Tags

, , , , , ,

It all started with a battery charger.  I noticed that my camera power was getting low and went to get the charger out of the bag.  It wasn’t there.  I was on my way to a concert so I gave a cursory look and decided to do a full on search later.   I was a bit hopeful, but also sure that I put all of the electronic paraphernalia in one zippered bag.  I’m uncertain.

3:45 a.m.

Where will I get one.  Shall I have it sent?  Will I be able to replace it?  Can I buy a battery?  A charger?  Shall I have my nephew bring one when he comes to Positano in hopes that I’ll connect with him?  Can I live without photos?  Can I save enough power to get the prehistoric drawing in Papasidero?

All of this for a battery charger.

It isn’t really that, is it?  It’s a night of questioning.  While everyone here is sleeping I am wondering why I am here.  I can’t remember my purpose and if I get an inkling of that, I can’t for the life of me figure out why it was so important.  So I will know what life is like (somewhat) in Scalea, Italy (for a quasi-tourist wannabe short-term resident)?  Sigh.

I’m frightened.  Although my B & B isn’t a perfect fit for my purpose, it’s place to stay where there are English speaking people at the breakfast table each morning and available for a glass of wine in the evening.  There is a lovely view of the sunset and a bathroom with shiny tile and extra toilet paper.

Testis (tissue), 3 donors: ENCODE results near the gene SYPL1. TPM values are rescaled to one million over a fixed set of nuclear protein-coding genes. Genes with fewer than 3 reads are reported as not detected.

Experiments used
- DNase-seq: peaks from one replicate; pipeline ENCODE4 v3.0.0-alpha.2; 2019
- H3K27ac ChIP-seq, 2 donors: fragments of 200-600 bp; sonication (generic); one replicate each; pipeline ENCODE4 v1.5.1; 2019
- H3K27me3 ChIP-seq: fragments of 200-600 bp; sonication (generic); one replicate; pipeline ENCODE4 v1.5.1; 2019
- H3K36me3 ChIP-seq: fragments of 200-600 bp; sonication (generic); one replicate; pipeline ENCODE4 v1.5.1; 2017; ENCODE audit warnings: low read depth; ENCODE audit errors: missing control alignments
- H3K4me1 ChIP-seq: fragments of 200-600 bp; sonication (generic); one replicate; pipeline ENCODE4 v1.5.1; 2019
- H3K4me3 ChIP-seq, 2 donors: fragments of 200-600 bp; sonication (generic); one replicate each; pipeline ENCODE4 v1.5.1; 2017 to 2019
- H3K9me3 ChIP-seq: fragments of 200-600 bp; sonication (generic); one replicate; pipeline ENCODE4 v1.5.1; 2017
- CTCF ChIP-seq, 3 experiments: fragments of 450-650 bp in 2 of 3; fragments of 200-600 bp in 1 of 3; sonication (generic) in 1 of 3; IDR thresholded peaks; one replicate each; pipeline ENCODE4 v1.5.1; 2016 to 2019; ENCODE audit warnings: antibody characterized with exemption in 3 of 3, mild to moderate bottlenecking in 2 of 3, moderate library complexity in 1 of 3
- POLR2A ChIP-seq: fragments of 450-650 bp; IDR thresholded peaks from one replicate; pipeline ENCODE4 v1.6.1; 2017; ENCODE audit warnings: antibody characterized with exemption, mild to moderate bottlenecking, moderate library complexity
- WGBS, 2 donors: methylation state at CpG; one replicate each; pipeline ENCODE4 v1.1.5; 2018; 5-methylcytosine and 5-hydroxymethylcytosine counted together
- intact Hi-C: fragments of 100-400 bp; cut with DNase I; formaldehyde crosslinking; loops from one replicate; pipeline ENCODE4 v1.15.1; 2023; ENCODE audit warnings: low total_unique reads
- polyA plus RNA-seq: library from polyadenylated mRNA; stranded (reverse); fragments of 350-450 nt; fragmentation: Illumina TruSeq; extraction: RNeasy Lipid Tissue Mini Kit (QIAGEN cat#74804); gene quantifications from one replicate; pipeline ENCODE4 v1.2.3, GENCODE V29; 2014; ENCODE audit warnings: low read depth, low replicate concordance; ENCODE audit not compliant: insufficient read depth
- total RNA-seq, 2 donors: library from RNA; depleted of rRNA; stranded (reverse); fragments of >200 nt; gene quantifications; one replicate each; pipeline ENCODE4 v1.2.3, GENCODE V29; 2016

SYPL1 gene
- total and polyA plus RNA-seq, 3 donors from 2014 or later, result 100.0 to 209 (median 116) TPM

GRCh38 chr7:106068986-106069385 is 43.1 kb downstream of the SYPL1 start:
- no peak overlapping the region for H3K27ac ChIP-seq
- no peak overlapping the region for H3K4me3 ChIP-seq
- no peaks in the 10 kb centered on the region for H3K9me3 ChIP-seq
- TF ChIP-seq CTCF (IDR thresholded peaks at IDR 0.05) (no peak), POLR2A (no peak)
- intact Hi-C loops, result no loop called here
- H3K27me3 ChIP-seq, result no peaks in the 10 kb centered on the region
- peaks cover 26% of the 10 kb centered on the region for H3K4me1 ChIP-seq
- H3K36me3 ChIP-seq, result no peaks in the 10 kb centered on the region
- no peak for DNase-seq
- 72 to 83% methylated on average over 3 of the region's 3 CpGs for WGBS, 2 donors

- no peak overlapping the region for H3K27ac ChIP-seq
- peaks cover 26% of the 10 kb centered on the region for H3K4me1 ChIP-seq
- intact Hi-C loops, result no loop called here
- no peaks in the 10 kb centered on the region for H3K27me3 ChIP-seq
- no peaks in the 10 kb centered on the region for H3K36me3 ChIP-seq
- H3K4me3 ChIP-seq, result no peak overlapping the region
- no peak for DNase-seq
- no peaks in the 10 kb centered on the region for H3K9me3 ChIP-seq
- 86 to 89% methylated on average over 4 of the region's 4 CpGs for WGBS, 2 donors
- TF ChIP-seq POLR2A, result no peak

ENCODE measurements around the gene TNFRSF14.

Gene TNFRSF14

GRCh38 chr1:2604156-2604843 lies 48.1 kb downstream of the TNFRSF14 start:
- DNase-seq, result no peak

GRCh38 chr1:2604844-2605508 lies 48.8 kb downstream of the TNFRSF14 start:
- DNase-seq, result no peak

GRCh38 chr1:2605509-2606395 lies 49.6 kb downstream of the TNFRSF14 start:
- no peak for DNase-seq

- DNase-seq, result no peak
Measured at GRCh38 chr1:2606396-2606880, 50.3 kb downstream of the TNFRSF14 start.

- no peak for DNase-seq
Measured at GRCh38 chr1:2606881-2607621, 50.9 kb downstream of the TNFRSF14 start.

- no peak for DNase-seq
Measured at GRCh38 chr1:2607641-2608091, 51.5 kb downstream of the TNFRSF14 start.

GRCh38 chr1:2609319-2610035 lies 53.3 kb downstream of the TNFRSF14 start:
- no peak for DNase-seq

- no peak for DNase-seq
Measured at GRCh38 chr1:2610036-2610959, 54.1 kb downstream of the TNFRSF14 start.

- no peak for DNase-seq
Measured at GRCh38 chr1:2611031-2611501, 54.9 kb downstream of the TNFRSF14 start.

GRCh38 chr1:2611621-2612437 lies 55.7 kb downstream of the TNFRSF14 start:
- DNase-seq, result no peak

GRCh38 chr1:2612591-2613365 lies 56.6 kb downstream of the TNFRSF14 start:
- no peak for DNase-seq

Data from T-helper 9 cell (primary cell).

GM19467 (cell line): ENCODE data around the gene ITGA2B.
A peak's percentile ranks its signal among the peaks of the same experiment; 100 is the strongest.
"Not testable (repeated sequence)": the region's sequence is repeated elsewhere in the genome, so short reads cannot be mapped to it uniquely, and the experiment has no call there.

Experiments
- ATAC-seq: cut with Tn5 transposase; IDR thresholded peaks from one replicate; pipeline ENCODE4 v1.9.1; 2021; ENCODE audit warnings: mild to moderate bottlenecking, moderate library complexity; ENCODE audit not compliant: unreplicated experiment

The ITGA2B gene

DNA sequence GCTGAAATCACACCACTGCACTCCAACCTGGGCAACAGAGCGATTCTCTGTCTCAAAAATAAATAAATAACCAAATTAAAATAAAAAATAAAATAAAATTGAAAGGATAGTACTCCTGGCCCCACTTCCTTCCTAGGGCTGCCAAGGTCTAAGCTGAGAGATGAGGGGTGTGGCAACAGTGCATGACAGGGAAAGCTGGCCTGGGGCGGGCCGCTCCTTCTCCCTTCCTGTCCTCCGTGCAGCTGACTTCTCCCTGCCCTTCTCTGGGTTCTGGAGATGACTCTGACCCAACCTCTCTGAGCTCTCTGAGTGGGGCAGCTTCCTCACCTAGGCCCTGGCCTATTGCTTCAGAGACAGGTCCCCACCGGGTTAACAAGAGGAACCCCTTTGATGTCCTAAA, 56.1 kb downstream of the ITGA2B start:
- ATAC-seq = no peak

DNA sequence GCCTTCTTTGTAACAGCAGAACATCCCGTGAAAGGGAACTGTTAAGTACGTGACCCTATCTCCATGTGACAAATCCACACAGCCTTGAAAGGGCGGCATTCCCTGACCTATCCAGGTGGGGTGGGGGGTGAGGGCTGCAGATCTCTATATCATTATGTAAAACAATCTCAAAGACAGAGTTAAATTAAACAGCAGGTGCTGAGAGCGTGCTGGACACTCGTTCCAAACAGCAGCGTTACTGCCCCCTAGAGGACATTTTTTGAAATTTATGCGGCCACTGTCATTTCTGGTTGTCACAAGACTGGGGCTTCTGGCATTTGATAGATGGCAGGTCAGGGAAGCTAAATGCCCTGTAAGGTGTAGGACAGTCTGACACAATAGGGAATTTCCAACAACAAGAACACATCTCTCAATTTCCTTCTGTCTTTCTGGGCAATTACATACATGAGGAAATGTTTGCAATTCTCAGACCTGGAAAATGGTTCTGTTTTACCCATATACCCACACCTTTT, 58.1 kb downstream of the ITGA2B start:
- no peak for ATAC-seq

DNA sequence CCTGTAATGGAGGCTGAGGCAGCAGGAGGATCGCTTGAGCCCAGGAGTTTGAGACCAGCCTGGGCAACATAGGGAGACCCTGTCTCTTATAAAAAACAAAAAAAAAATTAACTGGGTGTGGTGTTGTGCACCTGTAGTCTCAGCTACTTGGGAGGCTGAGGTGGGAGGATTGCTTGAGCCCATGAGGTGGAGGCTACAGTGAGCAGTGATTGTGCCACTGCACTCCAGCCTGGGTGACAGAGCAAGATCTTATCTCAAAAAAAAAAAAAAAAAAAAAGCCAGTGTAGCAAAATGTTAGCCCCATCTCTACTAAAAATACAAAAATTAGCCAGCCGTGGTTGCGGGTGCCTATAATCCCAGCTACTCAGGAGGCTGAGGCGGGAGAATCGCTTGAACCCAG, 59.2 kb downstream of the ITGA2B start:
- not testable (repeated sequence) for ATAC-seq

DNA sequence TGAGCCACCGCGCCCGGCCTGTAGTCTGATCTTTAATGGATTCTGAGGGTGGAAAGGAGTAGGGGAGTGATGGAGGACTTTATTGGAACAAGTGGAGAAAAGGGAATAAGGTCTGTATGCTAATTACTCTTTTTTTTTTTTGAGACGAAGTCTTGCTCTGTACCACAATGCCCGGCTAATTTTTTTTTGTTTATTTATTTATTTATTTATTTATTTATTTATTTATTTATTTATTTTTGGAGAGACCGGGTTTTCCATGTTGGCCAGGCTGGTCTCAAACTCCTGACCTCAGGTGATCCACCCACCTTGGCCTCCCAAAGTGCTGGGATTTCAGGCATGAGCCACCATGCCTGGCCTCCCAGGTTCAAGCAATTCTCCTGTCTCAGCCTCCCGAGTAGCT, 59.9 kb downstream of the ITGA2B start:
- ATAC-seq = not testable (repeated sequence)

Will I really like it in the ‘hood?

I went to a concert this last evening.  Well, sort of…  but that’s another story.

There were five women sitting above me.  They were visited and hailed by others passing.  This was the first group of women I have seen who seem to be actual peers of mine.  They were friends.  They were dressed in the same variety of choices and styles that I would see among the Women I Like.  They would be my pipeline into the life here.

They didn’t acknowledge me.  I didn’t speak to them.  After an hour or so, I left.  I felt more lonely that at any time since I have been here.

Moving into a neighborhood won’t really give me a cohort of my peers.  Although I may get to observe what life is like for women my age, I am isolated by custom, language and social access from the very people who could give me insight into what it’s like for active, educated, retired women here in a small village in Italy.

So I’m lying awake wondering if I really want to eat dinners alone, take my walks alone and pursue this craziness.  More than the children and young people, more than the husbands and wives walking together, these women in a group represent what I am missing in order to be here.

I know one thing for certain.  If I want to sleep, I can’t go to bed with uncertainty.  There are enough questions in life without wondering whether I have a charger for my camera.

xxoo

P.S.  Morning at last.  I found the charger.  I had breakfast.

It doesn’t take much to change my attitude: one ancient Italian woman who stopped me to complain about the noise of construction by her house.  She actually waved her arms and said “Mama Mia“.

I’m ready to go again, however, I am posting this so that you know what I’m REALLY like in Italy.